- Landmark Changes to Sex Discrimination Rules for Federal Contractors; OFCCP Proposes First Revisions in 40 Years
- March 3, 2015
- Law Firm: Leech Tishman - Pittsburgh Office
On January 30, 2015, the Office of Federal Contract Compliance Programs (“OFCCP”) proposed the first revisions to sex discrimination rules for federal contractors in four decades. The OFFCP aims to address many of the realities affecting today’s workforce and the challenges they present.
Executive Order 11246 prohibits covered federal contractors and subcontractors from discriminating in employment on the basis of race, color, religion, sex, sexual orientation, gender identity, or national origin. It also requires that certain contractors take affirmative action to ensure applicants are hired and employed without regard to the bases outlined above.
In its proposed rule, the OFCCP rescinds the current guidelines (41 C.F.R. Part 60-20) that direct federal contractors on how to avoid discriminating against an applicant or employee on the basis of sex. In their place, the OFCCP proposes guidelines that address practices that it believes continue to create discriminatory hurdles to equal opportunity.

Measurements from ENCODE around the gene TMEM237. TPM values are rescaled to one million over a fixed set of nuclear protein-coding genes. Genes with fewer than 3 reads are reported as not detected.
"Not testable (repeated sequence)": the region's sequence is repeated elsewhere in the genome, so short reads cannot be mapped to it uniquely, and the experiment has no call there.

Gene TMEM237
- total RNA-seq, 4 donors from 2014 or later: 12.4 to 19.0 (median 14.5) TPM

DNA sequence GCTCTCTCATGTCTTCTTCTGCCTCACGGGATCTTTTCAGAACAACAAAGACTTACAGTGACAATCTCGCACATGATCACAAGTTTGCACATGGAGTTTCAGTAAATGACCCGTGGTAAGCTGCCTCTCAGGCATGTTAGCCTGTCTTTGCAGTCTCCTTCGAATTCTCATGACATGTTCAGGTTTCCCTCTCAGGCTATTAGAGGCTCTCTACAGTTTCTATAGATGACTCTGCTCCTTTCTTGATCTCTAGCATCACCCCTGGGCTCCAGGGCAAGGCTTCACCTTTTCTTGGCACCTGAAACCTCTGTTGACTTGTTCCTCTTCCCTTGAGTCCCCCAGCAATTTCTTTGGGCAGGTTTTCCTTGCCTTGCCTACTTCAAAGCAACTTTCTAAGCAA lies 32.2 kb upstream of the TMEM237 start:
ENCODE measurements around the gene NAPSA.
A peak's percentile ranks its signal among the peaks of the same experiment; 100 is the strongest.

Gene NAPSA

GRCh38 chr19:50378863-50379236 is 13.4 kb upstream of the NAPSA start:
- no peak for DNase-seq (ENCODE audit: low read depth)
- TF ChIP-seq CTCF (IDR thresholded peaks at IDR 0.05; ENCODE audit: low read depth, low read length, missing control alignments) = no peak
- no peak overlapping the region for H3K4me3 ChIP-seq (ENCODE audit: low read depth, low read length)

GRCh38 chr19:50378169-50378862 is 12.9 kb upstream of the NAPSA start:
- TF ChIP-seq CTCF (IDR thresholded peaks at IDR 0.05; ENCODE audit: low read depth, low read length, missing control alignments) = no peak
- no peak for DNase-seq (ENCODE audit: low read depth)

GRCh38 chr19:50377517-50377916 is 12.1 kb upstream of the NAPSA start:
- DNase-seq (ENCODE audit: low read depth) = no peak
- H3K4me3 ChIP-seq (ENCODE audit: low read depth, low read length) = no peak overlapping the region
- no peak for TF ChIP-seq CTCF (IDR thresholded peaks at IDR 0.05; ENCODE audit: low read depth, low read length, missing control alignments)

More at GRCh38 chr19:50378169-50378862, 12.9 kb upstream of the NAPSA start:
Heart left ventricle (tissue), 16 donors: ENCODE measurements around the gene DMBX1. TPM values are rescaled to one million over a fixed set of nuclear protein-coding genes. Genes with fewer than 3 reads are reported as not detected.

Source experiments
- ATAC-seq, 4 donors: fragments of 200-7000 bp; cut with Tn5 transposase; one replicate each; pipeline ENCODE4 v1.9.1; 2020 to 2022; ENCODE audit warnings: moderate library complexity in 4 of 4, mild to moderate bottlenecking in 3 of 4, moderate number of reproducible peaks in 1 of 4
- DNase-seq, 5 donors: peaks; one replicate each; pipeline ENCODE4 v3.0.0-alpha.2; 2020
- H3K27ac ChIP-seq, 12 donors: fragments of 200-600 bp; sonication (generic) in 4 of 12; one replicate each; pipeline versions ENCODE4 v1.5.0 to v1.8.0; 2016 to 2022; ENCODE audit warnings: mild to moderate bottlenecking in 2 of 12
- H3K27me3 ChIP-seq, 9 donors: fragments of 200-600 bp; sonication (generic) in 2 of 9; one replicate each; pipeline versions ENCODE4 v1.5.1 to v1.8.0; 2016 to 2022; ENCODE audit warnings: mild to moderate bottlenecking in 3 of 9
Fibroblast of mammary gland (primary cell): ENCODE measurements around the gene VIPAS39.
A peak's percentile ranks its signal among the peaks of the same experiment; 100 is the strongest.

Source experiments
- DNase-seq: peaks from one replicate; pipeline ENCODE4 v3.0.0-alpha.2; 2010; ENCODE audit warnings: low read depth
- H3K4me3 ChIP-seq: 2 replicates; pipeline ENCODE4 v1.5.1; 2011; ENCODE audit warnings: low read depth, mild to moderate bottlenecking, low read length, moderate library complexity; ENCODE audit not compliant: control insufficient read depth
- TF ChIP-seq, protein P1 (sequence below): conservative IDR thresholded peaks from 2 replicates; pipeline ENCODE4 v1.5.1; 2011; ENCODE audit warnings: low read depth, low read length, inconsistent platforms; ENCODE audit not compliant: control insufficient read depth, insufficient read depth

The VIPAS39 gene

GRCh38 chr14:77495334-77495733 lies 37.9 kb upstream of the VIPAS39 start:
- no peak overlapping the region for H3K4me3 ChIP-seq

One addition in the proposed guidelines prohibits discrimination on the basis of pregnancy, childbirth or related medical conditions. The current guidelines do not address discrimination against workers affected by these conditions. The proposed rule makes clear such discrimination is a form of unlawful sex discrimination, and that federal contractors cannot refuse to hire pregnant women or otherwise subject applicants or employees to adverse treatment because of their pregnancy or childbearing capacity. The proposed rule also makes it an unlawful practice for a federal contractor to limit a pregnant employee’s job duties based solely on the fact of her pregnancy, or to require a doctor’s note for a pregnant woman to continue to work when doctors’ notes are not required for employees who are “similarly situated.”
Under the proposed rule, a contractor must also avoid making decisions on the basis of sex-based stereotypes, which would include taking adverse action against a female employee or applicant on the assumption that her family obligations will interfere with her work or adverse action against a male employee because he desires to take leave to care for his newborn.